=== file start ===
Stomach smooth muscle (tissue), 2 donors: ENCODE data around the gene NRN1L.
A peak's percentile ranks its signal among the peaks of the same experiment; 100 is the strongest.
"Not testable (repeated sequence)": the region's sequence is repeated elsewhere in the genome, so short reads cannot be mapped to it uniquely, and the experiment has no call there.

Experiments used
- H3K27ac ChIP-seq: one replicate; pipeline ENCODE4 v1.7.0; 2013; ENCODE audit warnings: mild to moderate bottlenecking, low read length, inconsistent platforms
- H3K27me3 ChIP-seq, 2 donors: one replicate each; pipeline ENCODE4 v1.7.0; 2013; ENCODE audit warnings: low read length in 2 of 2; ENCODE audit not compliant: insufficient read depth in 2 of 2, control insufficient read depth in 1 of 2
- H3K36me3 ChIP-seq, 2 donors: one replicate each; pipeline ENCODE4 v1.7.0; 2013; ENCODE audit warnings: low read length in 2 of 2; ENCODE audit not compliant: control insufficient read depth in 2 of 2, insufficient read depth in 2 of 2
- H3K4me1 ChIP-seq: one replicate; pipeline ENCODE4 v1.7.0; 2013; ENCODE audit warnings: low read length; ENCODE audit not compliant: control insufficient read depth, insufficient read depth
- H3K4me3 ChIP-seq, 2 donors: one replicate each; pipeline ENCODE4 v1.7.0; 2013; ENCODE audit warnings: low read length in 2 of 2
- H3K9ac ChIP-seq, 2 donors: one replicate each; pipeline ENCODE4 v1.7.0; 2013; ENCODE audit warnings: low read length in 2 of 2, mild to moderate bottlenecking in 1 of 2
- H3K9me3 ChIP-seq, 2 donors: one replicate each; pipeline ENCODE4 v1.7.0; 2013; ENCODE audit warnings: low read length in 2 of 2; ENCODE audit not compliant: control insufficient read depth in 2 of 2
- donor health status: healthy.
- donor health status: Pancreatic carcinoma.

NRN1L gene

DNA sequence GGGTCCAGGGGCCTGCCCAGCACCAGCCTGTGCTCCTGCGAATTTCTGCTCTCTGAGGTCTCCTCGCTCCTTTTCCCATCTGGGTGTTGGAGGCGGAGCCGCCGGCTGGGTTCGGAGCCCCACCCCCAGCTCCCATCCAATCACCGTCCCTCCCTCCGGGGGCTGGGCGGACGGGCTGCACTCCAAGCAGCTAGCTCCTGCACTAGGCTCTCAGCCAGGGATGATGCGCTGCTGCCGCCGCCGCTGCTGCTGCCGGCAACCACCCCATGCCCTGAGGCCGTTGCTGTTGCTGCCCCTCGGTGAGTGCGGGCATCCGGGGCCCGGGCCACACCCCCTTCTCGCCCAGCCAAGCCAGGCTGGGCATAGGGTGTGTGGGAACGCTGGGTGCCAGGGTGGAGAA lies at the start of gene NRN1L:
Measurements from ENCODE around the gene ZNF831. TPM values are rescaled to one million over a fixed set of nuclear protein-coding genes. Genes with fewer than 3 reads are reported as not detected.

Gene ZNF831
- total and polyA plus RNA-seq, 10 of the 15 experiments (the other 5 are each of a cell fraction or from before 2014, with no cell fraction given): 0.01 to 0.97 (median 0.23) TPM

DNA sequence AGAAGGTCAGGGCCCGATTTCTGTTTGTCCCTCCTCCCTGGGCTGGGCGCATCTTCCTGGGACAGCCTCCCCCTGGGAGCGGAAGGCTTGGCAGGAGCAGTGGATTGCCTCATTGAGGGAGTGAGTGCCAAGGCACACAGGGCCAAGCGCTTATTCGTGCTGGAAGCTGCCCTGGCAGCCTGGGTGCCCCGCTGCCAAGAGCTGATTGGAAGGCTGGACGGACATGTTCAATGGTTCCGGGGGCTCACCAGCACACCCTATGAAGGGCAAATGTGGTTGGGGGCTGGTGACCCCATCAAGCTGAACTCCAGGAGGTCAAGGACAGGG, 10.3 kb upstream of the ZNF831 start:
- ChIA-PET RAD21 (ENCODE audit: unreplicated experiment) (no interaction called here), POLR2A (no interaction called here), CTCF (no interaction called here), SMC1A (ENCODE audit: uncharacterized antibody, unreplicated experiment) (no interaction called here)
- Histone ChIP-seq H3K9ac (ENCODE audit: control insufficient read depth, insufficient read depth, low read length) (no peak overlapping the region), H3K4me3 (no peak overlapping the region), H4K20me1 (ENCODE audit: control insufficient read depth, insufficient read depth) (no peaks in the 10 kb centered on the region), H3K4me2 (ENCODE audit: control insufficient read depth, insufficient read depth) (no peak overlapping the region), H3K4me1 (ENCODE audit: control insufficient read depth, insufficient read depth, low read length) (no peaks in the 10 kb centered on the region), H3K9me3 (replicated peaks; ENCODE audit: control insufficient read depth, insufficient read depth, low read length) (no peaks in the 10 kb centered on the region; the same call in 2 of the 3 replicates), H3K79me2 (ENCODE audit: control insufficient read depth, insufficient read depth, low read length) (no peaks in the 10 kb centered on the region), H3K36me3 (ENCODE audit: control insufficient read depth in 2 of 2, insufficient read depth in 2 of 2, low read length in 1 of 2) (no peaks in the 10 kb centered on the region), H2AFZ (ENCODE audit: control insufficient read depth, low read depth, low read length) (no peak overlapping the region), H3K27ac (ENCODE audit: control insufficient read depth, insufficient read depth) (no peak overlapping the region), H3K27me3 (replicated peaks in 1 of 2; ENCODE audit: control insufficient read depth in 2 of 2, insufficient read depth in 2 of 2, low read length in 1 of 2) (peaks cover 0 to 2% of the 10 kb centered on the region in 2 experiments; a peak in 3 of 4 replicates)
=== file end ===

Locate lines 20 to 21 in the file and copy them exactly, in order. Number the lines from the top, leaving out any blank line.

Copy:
- ChIA-PET RAD21 (ENCODE audit: unreplicated experiment) (no interaction called here), POLR2A (no interaction called here), CTCF (no interaction called here), SMC1A (ENCODE audit: uncharacterized antibody, unreplicated experiment) (no interaction called here)
- Histone ChIP-seq H3K9ac (ENCODE audit: control insufficient read depth, insufficient read depth, low read length) (no peak overlapping the region), H3K4me3 (no peak overlapping the region), H4K20me1 (ENCODE audit: control insufficient read depth, insufficient read depth) (no peaks in the 10 kb centered on the region), H3K4me2 (ENCODE audit: control insufficient read depth, insufficient read depth) (no peak overlapping the region), H3K4me1 (ENCODE audit: control insufficient read depth, insufficient read depth, low read length) (no peaks in the 10 kb centered on the region), H3K9me3 (replicated peaks; ENCODE audit: control insufficient read depth, insufficient read depth, low read length) (no peaks in the 10 kb centered on the region; the same call in 2 of the 3 replicates), H3K79me2 (ENCODE audit: control insufficient read depth, insufficient read depth, low read length) (no peaks in the 10 kb centered on the region), H3K36me3 (ENCODE audit: control insufficient read depth in 2 of 2, insufficient read depth in 2 of 2, low read length in 1 of 2) (no peaks in the 10 kb centered on the region), H2AFZ (ENCODE audit: control insufficient read depth, low read depth, low read length) (no peak overlapping the region), H3K27ac (ENCODE audit: control insufficient read depth, insufficient read depth) (no peak overlapping the region), H3K27me3 (replicated peaks in 1 of 2; ENCODE audit: control insufficient read depth in 2 of 2, insufficient read depth in 2 of 2, low read length in 1 of 2) (peaks cover 0 to 2% of the 10 kb centered on the region in 2 experiments; a peak in 3 of 4 replicates)